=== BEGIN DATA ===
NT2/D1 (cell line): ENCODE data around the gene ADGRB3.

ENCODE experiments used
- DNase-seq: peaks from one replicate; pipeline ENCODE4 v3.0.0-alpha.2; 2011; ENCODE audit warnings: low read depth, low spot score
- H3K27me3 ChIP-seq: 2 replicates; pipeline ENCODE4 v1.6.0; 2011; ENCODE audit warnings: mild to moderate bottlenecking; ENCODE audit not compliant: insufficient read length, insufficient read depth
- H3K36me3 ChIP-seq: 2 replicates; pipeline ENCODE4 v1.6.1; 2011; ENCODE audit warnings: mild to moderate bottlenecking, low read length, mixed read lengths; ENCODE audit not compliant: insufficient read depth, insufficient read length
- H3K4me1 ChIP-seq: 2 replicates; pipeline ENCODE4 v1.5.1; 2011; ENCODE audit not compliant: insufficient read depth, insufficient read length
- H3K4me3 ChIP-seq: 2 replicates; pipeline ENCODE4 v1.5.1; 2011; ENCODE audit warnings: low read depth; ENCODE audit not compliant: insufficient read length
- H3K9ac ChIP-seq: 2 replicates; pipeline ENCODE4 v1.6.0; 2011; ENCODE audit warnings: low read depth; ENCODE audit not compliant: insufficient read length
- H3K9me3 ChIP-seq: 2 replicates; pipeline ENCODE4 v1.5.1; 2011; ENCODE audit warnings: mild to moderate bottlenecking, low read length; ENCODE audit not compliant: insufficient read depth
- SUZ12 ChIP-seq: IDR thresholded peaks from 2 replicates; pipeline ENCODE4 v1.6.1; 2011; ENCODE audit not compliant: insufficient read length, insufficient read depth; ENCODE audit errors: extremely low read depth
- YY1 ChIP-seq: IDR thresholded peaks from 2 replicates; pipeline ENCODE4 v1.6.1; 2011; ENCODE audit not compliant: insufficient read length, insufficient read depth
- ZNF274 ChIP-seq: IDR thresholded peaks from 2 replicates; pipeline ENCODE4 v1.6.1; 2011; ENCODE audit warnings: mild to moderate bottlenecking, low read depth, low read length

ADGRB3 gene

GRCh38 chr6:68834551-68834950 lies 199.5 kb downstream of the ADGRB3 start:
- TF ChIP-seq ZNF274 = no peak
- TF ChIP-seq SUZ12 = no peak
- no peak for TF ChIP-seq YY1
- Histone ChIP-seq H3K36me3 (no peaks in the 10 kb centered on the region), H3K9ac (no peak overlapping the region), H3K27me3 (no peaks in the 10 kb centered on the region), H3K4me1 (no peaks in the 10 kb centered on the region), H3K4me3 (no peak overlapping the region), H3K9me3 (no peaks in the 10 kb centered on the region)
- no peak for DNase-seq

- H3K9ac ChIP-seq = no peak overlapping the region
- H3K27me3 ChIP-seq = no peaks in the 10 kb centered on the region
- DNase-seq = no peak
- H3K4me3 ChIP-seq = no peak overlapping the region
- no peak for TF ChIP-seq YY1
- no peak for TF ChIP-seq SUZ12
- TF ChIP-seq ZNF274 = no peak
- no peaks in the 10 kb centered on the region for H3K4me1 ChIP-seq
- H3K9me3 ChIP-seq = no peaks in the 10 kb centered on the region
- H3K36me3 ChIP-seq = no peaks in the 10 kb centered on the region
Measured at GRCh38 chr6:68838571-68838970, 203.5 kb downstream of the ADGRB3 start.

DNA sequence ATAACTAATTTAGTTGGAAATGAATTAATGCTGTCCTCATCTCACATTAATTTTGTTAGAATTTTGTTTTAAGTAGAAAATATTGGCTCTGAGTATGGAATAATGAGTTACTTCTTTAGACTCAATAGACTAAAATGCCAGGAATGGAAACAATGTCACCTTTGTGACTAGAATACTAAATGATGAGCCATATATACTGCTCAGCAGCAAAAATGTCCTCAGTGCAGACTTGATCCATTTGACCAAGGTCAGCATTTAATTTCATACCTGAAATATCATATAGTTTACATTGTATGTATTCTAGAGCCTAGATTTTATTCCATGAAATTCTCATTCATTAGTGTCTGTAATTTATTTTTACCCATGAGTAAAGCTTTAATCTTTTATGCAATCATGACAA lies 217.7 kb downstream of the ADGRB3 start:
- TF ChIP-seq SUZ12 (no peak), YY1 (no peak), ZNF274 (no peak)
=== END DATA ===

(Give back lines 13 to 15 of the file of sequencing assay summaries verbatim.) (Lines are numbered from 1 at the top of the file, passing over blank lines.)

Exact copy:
ADGRB3 gene

GRCh38 chr6:68834551-68834950 lies 199.5 kb downstream of the ADGRB3 start:
- TF ChIP-seq ZNF274 = no peak